If one is episodically depressed or anxious, then these are not times to be trading.  Negative mood-congruent information will grab attentional resources and make traders much more likely to exit positions.  This may or may not be the right decision to make; what is clear is that such a decision should be made rationally and with a fair and open consideration of the relevant data.  Often this will not be what everyone else is doing, so my approach lends itself naturally to a contrarian investment stance.  There are other good reasons to be a contrarian investor, including that it fits with a long-term approach — so it is not something much engaged in by day-traders.

If someone is permanently depressed or anxious, then treatment should be sought and one should abstain from trading until an improvement is seen.  If no such improvement can be achieved, then I am sympathetic, but I would suggest hiring financial advisers in that circumstance.  It would be one thing less to be concerned about and would likely have more optimal outcomes, despite the extra fees involved.

I discuss in much more detail the important effects in financial markets of Cognitive Biases like Attentional Bias in my new book:

https://www.routledge.com/The-Psychology-of-Successful-Trading-Behavioral-Strategies-for-Profitability/Short/p/book/9781138096288

Email me at shorttim1@gmail.com:

Send Mail

Author: Tim Short

I went to Imperial College in 1988 for a BSc(hons) in Physics. I then went back to my hometown, Bristol, for a PhD in Particle Physics. This was written in 1992 on the ZEUS experiment which was located at the HERA accelerator in Hamburg (http://discovery.ucl.ac.uk/1354624/). I spent the next four years as a post-doc in Hamburg. I learned German and developed a fondness for the language and people. I spent a couple of years doing technical sales for a US computer company in Ireland. In 1997, I returned to London to become an investment banker, joining the legendary Principal Finance Group at Nomura. After a spell at Paribas, I moved to Credit Suisse First Boston. I specialized in securitization, leading over €9bn of transactions. My interest in philosophy began in 2006, when I read David Chalmers's "The Conscious Mind." My reaction, apart from fascination, was "he has to be wrong, but I can't see why"! I then became an undergraduate in Philosophy at UCL in 2007. In 2010, I was admitted to graduate school, also at UCL. I wrote my Master's on the topic of "Nietzsche on Memory" (http://discovery.ucl.ac.uk/1421265/). Also during this time, I published a popular article on Sherlock Holmes (http://discovery.ucl.ac.uk/1430371/2/194-1429-1-PB.pdf). I then began work on the Simulation Theory account of Theory of Mind. This led to my second PhD on philosophical aspects of that topic; this was awarded by UCL in March 2016 (http://discovery.ucl.ac.uk/1475972/ -- currently embargoed for copyright reasons). The psychological version of this work formed my book "Simulation Theory". My second book, "The Psychology Of Successful Trading: Behavioural Strategies For Profitability" is in production at Taylor and Francis and will be published in December 2017. It will discuss how cognitive biases affect investment decisions and how knowing this can make us better traders by understanding ourselves and other market participants more fully. I am currently drafting my third book, wherein I will return to more purely academic philosophical psychology, on "Theory of Mind in Abnormal Psychology." Education: I have five degrees, two in physics and three in philosophy. Areas of Research / Professional Expertise: Particle physics, Monte Carlo simulation, Nietzsche (especially psychological topics), phenomenology, Theory of Mind, Simulation Theory Personal Interests: I am a bit of an opera fanatic and I often attend wine tastings. I follow current affairs, especially in their economic aspect. I started as a beginner at the London Piano Institute in August 2015 and passed Grade Two in November 2017!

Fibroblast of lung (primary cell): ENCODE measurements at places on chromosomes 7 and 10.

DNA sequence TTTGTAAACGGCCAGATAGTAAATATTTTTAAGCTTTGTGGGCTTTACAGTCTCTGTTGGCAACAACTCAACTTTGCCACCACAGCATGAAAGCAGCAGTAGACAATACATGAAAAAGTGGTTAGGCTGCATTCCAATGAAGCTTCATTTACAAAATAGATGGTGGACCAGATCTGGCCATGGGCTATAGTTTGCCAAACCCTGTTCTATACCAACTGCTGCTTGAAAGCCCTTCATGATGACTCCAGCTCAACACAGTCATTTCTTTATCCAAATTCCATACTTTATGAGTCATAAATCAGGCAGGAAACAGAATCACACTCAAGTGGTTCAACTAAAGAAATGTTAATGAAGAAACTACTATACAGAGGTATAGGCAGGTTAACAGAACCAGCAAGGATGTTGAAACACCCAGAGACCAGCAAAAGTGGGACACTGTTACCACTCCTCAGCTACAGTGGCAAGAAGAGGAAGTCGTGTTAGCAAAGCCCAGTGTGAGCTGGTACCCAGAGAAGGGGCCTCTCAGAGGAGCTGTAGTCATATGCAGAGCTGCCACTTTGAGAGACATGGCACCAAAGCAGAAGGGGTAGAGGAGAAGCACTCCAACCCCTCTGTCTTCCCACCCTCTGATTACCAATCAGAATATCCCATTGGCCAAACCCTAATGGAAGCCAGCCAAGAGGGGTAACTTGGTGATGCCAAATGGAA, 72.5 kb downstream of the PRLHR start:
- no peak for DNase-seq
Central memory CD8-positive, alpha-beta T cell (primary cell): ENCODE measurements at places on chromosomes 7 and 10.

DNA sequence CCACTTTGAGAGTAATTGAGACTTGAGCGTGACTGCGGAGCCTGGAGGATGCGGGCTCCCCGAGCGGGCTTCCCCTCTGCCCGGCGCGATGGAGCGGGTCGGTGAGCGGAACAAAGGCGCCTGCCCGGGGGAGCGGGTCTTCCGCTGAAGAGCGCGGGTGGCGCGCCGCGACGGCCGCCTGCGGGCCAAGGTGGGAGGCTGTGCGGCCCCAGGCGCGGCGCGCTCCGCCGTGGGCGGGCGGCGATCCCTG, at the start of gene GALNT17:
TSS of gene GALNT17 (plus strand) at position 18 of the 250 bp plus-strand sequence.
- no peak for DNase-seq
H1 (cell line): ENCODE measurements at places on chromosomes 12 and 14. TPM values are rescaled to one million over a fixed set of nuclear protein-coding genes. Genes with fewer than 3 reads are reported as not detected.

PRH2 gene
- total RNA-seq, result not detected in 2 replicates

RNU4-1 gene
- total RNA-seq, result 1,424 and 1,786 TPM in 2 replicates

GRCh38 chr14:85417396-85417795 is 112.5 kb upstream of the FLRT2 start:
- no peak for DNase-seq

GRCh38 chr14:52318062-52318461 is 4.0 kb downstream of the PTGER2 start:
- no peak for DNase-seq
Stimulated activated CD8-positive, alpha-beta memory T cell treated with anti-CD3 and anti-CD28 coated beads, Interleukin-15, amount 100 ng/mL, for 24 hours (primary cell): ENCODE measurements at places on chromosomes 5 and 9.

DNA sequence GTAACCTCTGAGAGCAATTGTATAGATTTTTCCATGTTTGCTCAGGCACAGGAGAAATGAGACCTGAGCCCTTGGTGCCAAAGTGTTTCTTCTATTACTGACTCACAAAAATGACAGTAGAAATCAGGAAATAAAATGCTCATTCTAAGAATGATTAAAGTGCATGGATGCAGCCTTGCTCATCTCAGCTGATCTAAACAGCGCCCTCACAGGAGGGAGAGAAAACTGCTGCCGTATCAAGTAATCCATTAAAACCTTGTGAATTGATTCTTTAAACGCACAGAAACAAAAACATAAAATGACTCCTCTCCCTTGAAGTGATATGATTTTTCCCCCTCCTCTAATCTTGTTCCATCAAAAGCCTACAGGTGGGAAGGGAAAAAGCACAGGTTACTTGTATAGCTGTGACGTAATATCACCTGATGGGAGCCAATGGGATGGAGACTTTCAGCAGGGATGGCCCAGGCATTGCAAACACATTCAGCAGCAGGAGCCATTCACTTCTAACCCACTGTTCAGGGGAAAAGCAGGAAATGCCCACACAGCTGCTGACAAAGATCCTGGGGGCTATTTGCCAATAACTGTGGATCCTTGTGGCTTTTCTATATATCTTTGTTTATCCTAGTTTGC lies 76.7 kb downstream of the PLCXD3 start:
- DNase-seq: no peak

One thought on “Attentional Biases And Financial Markets”

Leave a Reply

Fill in your details below or click an icon to log in:

WordPress.com Logo

You are commenting using your WordPress.com account. Log Out / Change )

Twitter picture

You are commenting using your Twitter account. Log Out / Change )

Facebook photo

You are commenting using your Facebook account. Log Out / Change )

Google+ photo

You are commenting using your Google+ account. Log Out / Change )

Connecting to %s